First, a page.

The uncovering of The River Aarhus. The river was covered between 1933-57. It was uncovered from 1992-2015 to create recreational areas along an open canal.
Parts of The River Aarhus was covered due to infrastructural changes between 1933-57. The decision to uncover and demolish the concrete road on top of the channelled river was initiated due to the desire of having better environmental and recreational surroundings in the historical centre of Aarhus.
Between the early 1930s and late 1950s The River Aarhus was channelled and covered up in its most eastern end in order to improve traffic conditions. The infrastructural changes were large-scale, and the newly covered river turned into a busy road. The redevelopment of the centrally located Saint Clements Bridge brought by new thoughts of reopening parts of The River Aarhus. In 1984 the first drawings and visualizations of a permanently opened-up river were released by the City Architect’s office.
The main street of Åboulevarden was to be uncovered and an extensive recreational canal area solely for pedestrians was to be established. The local plan that dealt with the uncovering was finally approved in 1992, and in 1996 the first phase of the construction work was finalized. The uncovered river was completely re-opened in 2015.
At the mouth of the uncovered river a mechanism that regulates water levels to prevent flooding in the canal area was installed. Similarly, the park area of Mølleparken along the river had an underground reservoir for sewage water established. This was a new kind of water management solution in the center of the cultural heritage heart of Aarhus.
The project, with its many stretches was entirely funded by the Municipality of Aarhus. The stretch from Immervad to Saint Clements Bridge had a projected cost of 9 million €. The stretch from Immervad to Vester Allé incl. the water reservoirs beneath Mølleparken had an approx. cost of 12 million €.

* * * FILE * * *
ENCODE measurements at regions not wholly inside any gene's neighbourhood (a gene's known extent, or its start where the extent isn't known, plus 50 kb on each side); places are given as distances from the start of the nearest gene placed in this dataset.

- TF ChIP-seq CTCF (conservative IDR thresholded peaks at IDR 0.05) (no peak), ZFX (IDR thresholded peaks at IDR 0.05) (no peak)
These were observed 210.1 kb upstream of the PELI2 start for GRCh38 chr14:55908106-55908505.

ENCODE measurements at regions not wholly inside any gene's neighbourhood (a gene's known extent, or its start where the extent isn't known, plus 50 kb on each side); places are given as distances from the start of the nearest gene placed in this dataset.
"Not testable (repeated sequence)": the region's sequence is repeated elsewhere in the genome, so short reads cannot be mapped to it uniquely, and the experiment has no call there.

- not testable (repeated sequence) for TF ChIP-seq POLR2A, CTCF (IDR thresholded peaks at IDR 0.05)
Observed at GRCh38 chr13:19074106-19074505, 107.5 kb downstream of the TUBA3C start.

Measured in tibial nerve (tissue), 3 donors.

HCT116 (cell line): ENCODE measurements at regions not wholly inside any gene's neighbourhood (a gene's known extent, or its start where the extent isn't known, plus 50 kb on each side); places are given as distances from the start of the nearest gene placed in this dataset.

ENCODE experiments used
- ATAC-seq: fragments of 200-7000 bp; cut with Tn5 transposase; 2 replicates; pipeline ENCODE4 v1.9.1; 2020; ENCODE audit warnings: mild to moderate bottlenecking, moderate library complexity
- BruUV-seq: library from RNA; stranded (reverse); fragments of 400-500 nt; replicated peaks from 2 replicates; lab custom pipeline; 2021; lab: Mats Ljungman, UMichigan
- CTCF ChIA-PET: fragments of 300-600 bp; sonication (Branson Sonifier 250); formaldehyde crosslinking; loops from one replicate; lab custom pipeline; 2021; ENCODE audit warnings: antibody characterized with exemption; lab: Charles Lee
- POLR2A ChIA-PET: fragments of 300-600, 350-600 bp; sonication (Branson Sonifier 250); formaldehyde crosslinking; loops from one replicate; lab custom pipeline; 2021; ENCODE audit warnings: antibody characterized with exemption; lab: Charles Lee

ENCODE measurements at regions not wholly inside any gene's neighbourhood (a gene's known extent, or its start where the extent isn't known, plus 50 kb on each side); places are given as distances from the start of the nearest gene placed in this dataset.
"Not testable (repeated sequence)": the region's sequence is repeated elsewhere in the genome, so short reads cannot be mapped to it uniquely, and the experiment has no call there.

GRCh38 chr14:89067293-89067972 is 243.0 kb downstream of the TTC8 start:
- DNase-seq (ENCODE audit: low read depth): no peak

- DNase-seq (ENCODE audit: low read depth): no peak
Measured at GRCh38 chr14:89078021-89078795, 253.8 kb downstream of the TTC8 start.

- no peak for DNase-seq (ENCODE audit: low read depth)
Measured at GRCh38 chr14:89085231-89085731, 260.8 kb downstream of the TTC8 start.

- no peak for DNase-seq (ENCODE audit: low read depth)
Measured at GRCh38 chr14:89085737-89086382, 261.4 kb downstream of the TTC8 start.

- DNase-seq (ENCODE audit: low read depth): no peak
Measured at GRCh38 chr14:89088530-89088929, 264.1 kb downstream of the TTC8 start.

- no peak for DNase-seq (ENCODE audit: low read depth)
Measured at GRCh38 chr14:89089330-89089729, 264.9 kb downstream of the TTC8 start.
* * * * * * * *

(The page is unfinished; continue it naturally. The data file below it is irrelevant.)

Evidence of success
The environmental aspect is evidential through the absence of cars, busses and similar vehicles that emits carbon dioxide. Trees have been planted along the canal in the pedestrian zones.
It has become an attractive environment for locals and tourists to visit, and due to this the buildings along the canal are now full of cafés, bars and restaurants.
Aesthetically the uncovering has brought forth several awards, and economically property values have risen dramatically due to the changes.
Due to the decrease in mobility and parking possibilities, some shop owners initially protested against the uncovering. They feared a serious decrease in sales.
Taxi drivers and other road users disliked the prospect of a closed centrally located thoroughfare. They feared congestion as a result.
Potential for learning or transfer
The practice could be interesting for those cities and regions that have witnessed a large-scale transformation of its infrastructure related to the covering up of rivers, streams or creeks. In the 1950s many European cities saw the need to expand their city centres in order to improve traffic conditions. This often led to the demolition of older buildings in order to create the necessary space. This also affected some water-linked spaces. Creating good infrastructure for the increasing number of cars meant that water no longer had a high priority in the booming cities.
By adopting the process that Aarhus went through other cities and regions could potentially gain some of the same socio-economic benefits. There are countless of key success factors that prove the uncovering of the River Aarhus to be worthy of transferring to other locations. The first step in transferring the idea would be to inform the population in the target area of the values of accessing water under an open sky
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